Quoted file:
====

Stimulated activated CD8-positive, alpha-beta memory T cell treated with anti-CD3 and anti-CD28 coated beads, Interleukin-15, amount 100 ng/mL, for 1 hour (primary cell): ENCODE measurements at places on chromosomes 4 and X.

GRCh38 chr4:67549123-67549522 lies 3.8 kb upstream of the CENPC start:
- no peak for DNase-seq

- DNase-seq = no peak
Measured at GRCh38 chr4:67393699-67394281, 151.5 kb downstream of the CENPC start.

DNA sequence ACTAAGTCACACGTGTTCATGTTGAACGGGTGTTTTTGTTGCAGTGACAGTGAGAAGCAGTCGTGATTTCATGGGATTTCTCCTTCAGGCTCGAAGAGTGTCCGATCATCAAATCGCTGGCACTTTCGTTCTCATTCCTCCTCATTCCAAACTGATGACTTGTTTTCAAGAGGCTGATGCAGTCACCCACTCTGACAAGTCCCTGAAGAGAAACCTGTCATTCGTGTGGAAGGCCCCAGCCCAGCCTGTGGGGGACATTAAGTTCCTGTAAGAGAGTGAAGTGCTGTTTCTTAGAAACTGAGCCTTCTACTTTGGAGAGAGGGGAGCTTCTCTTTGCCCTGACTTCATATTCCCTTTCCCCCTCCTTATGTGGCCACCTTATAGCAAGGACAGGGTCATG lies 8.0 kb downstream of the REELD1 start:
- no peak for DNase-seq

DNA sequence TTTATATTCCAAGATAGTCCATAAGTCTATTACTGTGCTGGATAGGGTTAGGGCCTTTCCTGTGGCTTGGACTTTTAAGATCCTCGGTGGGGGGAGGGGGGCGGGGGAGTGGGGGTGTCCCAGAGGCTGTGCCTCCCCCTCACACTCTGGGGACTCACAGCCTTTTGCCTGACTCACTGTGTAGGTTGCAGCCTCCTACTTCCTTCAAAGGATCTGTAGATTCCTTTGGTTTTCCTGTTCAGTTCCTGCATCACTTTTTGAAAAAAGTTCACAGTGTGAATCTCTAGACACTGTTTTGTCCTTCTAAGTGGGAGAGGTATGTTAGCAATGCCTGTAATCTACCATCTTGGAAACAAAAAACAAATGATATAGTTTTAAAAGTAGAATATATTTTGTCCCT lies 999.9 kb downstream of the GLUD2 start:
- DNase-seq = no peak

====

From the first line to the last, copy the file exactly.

Stimulated activated CD8-positive, alpha-beta memory T cell treated with anti-CD3 and anti-CD28 coated beads, Interleukin-15, amount 100 ng/mL, for 1 hour (primary cell): ENCODE measurements at places on chromosomes 4 and X.

GRCh38 chr4:67549123-67549522 lies 3.8 kb upstream of the CENPC start:
- no peak for DNase-seq

- DNase-seq = no peak
Measured at GRCh38 chr4:67393699-67394281, 151.5 kb downstream of the CENPC start.

DNA sequence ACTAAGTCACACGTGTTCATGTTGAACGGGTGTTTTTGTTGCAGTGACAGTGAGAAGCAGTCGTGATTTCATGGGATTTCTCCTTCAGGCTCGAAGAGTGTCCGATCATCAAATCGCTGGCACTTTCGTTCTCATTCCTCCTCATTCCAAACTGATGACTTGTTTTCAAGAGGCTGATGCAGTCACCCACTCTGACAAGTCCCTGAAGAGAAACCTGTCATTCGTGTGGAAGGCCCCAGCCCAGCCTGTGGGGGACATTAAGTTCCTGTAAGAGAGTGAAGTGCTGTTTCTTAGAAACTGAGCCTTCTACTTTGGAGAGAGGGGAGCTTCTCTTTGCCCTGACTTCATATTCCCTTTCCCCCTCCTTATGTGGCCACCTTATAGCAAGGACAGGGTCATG lies 8.0 kb downstream of the REELD1 start:
- no peak for DNase-seq

DNA sequence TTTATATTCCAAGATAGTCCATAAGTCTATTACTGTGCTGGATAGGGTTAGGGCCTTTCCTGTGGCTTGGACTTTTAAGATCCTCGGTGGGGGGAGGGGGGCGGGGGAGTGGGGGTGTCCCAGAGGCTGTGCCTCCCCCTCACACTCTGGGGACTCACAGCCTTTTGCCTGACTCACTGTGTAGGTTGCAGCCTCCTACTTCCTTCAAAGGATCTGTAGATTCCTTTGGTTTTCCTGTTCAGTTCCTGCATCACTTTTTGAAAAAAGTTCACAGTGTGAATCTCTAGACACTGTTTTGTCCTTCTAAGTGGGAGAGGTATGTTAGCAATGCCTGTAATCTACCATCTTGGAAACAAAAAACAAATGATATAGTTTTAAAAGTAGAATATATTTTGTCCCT lies 999.9 kb downstream of the GLUD2 start:
- DNase-seq = no peak